Kronos Sparta Turntable

A New Concept in Turntables

Equipment report
Kronos Sparta
Kronos Sparta Turntable

Heavy Rotation
I had the good fortune and pleasure of having my Sparta and Helena delivered and set up for this audition by Bill Parish, owner of GTT Audio & Video and U.S. distributor of Kronos products. Bill joined me at my home right after my day at work, and after some conversation, meeting my herd of canines, and schlepping the gear down into my man cave, Bill dug in and started the set-up process in earnest.

Because the Kronos philosophy is to install its platform only on solid, non-articulated stands, and because I use the Grand Prix Monaco Isolation Platform (and amp stands), Bill had brought along a small, standalone, rigid stand for the installation. While I was not sure that this was the best path to take, I was only too happy to comply—at first. More on this soon.

The turntable proved to be surprisingly straightforward to set up, and Bill was done in a matter of an hour and a half. Soon after, we were sitting back spinning a few test tracks to get a taste of what this little upstart could do. The use of a separate stand and the availability of multiple inputs on the phonostages I had on hand afforded the opportunity for direct comparison to my reference analog setup. For the first several days, my reference system won handily, especially in bass impact, tonality, pitch, and overall rhythm; all in all, not an uncommon result when comparing a well-run-in reference system to a “cold” ’table.

While I could have just let the Sparta’s motors running unattended to facilitate the run-in process, I chose to not take that route; I wanted to hear it mature and see what that might sound like. After a couple of days (cumulative, not calendar) of run-in, its attributes really began to impress me. During this period, I had time to assess the individual contributions made by two different ’arms (the Tri-Planar Mk VII Precision versus the Helena) and high-output moving-coil cartridges (the Transfiguration Temper V versus the Air Tight PC-1), and in fact, I swapped carts for several days just to verify my assessment. To my ears, the run-in process took a bit longer than I have come to expect. But the results justified the extra wait.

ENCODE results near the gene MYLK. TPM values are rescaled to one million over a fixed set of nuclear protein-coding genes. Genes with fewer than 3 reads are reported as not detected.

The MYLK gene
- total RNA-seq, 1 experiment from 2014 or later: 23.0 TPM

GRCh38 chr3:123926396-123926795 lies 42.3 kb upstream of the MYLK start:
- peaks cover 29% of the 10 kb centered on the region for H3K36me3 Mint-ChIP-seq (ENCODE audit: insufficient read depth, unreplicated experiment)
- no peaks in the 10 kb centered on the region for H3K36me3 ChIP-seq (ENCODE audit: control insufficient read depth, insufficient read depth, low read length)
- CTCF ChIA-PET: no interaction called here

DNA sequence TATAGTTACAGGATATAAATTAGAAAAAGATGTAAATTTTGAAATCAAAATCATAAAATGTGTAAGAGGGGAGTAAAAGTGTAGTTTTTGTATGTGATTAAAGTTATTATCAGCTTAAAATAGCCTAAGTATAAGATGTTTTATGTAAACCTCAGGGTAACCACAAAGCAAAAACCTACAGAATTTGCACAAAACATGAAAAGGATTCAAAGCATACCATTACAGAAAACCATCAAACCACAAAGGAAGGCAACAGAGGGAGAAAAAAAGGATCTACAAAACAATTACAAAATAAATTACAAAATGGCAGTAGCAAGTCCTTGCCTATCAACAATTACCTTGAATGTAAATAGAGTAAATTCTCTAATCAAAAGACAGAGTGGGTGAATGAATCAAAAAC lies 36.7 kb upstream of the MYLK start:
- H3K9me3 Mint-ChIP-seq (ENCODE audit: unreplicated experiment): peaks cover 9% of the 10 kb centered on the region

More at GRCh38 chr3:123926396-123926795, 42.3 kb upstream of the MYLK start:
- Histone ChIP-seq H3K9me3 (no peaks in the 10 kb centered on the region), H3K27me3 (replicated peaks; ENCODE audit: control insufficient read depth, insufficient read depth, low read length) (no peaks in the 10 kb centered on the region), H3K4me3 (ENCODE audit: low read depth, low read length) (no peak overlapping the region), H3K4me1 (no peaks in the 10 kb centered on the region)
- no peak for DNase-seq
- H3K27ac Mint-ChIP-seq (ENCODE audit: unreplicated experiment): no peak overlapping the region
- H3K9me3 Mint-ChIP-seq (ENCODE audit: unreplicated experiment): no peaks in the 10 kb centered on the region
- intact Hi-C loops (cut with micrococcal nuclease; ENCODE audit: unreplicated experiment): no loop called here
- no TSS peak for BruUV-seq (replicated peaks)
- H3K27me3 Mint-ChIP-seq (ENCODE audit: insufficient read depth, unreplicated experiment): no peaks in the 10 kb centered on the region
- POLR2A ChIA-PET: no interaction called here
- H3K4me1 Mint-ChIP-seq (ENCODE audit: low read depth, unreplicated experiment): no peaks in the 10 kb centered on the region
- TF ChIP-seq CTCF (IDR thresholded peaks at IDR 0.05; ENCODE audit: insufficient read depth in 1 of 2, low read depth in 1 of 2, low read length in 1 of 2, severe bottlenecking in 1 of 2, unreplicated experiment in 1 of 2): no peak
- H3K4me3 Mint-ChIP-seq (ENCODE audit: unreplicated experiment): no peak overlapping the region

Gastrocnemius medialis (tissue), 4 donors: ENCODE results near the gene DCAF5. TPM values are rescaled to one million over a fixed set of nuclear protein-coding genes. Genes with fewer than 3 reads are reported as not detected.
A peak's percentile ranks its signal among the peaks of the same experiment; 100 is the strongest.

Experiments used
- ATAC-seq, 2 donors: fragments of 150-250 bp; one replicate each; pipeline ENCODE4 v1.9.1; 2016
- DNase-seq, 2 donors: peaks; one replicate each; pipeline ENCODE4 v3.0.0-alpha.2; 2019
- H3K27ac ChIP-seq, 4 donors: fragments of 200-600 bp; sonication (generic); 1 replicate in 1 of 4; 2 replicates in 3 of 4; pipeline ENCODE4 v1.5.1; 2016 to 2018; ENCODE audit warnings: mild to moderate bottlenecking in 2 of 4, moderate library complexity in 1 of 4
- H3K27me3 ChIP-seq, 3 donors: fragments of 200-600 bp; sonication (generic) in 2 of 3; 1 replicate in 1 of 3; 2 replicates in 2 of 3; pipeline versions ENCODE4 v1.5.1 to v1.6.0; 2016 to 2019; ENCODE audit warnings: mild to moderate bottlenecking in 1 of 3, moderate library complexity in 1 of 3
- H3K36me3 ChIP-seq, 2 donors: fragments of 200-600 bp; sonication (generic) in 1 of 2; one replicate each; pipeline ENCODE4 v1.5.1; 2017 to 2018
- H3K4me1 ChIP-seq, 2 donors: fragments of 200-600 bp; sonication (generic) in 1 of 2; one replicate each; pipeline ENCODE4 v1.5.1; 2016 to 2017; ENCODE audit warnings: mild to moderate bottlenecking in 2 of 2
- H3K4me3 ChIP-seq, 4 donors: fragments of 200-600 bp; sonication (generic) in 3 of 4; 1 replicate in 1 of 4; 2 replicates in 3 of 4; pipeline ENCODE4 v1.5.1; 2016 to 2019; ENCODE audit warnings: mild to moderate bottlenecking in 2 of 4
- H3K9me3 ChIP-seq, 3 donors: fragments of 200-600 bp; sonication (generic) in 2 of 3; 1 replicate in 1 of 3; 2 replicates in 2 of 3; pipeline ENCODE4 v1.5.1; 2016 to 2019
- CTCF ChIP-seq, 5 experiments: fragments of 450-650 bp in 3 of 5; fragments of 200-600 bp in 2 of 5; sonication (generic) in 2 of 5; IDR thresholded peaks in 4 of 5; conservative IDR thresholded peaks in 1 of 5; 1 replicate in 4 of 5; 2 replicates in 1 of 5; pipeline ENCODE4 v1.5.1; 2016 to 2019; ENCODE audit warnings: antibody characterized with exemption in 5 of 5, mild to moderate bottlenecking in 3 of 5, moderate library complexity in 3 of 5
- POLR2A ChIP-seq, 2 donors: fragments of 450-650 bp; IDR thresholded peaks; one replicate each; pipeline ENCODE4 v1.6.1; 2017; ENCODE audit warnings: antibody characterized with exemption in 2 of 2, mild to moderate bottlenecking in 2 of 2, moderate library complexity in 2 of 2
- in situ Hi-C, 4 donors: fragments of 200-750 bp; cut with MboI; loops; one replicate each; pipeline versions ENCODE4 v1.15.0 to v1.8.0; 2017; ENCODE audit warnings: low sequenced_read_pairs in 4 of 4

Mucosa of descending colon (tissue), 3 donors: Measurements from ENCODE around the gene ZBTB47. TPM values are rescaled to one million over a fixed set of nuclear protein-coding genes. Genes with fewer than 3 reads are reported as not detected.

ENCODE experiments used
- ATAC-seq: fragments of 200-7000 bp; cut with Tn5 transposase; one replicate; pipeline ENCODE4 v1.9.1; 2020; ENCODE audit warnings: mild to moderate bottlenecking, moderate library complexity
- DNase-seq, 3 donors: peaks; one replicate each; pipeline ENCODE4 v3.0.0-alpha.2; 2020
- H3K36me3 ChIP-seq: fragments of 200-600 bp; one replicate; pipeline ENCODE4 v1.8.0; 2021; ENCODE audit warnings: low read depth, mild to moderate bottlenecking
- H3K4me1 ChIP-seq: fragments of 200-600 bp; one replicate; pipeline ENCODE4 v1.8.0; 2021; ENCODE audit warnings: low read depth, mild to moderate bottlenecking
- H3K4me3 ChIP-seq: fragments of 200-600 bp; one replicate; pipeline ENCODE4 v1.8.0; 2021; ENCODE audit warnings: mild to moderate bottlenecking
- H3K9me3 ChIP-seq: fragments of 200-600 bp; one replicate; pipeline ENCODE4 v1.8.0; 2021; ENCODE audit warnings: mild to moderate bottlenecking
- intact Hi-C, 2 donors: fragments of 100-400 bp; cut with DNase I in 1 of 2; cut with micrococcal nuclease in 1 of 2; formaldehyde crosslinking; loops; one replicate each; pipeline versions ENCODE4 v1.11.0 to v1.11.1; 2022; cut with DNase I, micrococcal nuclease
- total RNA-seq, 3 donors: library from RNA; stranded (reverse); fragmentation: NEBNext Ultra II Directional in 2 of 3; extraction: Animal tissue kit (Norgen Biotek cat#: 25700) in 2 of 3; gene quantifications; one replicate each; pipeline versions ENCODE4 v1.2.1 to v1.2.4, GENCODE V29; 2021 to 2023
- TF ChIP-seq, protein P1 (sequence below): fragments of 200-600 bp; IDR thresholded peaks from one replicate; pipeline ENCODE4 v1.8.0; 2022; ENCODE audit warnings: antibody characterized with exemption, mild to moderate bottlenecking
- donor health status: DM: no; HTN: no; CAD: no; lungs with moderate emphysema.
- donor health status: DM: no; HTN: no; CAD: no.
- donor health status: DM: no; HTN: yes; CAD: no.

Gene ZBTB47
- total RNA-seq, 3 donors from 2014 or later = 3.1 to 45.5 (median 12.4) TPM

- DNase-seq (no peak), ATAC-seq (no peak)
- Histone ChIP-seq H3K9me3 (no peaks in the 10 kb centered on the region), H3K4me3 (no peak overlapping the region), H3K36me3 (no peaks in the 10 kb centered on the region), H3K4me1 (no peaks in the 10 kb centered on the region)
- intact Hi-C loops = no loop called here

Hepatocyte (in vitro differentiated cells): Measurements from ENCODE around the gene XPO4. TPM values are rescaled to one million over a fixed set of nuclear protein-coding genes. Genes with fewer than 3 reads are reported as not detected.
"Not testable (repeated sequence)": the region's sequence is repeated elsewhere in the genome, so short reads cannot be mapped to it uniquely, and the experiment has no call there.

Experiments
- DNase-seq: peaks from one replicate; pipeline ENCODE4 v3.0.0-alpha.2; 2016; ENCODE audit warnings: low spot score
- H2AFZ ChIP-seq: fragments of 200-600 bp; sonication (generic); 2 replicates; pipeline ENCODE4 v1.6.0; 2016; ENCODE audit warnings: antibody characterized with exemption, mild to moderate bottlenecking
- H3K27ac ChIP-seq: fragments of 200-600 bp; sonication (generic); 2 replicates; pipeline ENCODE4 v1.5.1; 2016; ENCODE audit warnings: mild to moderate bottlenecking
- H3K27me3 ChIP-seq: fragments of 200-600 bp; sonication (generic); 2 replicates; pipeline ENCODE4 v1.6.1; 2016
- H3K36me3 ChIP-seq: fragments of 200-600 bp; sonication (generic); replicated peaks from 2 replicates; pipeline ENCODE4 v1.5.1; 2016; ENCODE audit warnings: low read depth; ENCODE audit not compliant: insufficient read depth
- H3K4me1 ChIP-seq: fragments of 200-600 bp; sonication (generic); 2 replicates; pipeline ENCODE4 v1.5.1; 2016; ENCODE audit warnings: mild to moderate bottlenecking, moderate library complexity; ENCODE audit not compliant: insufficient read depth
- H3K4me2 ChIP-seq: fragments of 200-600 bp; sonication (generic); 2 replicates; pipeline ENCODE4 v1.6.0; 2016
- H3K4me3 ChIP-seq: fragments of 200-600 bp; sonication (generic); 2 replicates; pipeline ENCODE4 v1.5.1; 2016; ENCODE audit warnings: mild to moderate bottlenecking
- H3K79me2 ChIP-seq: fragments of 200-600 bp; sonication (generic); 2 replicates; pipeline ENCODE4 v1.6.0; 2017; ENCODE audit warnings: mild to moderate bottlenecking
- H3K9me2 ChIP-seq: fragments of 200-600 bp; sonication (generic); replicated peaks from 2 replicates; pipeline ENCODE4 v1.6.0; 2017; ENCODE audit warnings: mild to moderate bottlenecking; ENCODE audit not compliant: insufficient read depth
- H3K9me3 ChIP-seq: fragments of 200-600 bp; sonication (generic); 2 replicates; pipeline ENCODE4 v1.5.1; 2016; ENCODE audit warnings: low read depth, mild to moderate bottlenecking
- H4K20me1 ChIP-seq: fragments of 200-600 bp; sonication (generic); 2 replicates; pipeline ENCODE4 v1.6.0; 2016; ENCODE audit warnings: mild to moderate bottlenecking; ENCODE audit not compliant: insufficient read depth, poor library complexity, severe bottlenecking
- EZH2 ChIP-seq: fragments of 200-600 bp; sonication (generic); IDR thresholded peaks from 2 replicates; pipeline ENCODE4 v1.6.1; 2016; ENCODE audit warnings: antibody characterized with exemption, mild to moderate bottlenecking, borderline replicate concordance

Once the Sparta had found its footing, I was still not sure that I was hearing the best it could deliver. Since I had done my due diligence by listening to the Sparta on the rigid stand, after about 40 days I decided to move it to the Formula shelf atop my Monaco, removing my Redpoint Model D and installing the Sparta in its place. This was to prove a crucial move, as it was only then that I really began to appreciate the remarkable virtues of this ’table.

Once relocated to my isolation stand, everything improved—and dramatically so. Perhaps the easiest way to give you a sense of what the Sparta was then bringing to the mix would be to say that it was as though a previously unnoticed veiling or smearing had been somehow circumvented. There was a surfeit of new-found clarity, focus, and specificity to instrumental voices, staging, and imaging.

One of the reasons I had moved to the suspension-less, mass-based turntable camp, after decades with the Linn and Oracle platforms, was the seemingly unshakable pace, rhythm, and bass authority they are capable of. Honestly, until the Sparta had run in and been moved to my Grand Prix stand, the Redpoint handily bested it in those departments. After the move, the Sparta asserted itself, leaving no doubt that it was far and away the new champion. Though both were equal in bass extension, in definition and pitch the Sparta was treating me to newfound detail, dimension, and definition.

Midrange showed wholesale clarification and refinement. Fundamental pitch and tonal color were more honest and faithful. Massed strings, acoustic guitar, piano, even brass instruments were more alive sounding and richer in tone, with more clearly rendered texture. Instrumental bloom was more apparent and believable, with voices sounding much more authentic in size, texture, and especially tonality. I was struck by the improvements in timbre; everything seemed to be not only more natural sounding (as though some coloration or artificial harmonics had been removed), but pitch was also noticeably more stable.

The way the Sparta handles the top four octaves was every bit as remarkable. With the best recordings, the newfound air and space up top was invigorating, with enhanced decay and remarkably lifelike shimmer and sheen—all with no etching, glare, or grain.

Something seemingly unique to the Sparta’s sonic signature in my experience emerged—something I can best describe as a deft agility. It seems to reconstruct fine detail and micro-dynamic events more accurately—sounding as if it were somehow faster and more coherent. It offered a clearer, more articulate, more incisive voice. I was hearing more—more clearly delineated spaces among instruments, more highly focused and concise images, more succinct fundamental tone, more faithful timbre, and richer, fuller, more authentic texture.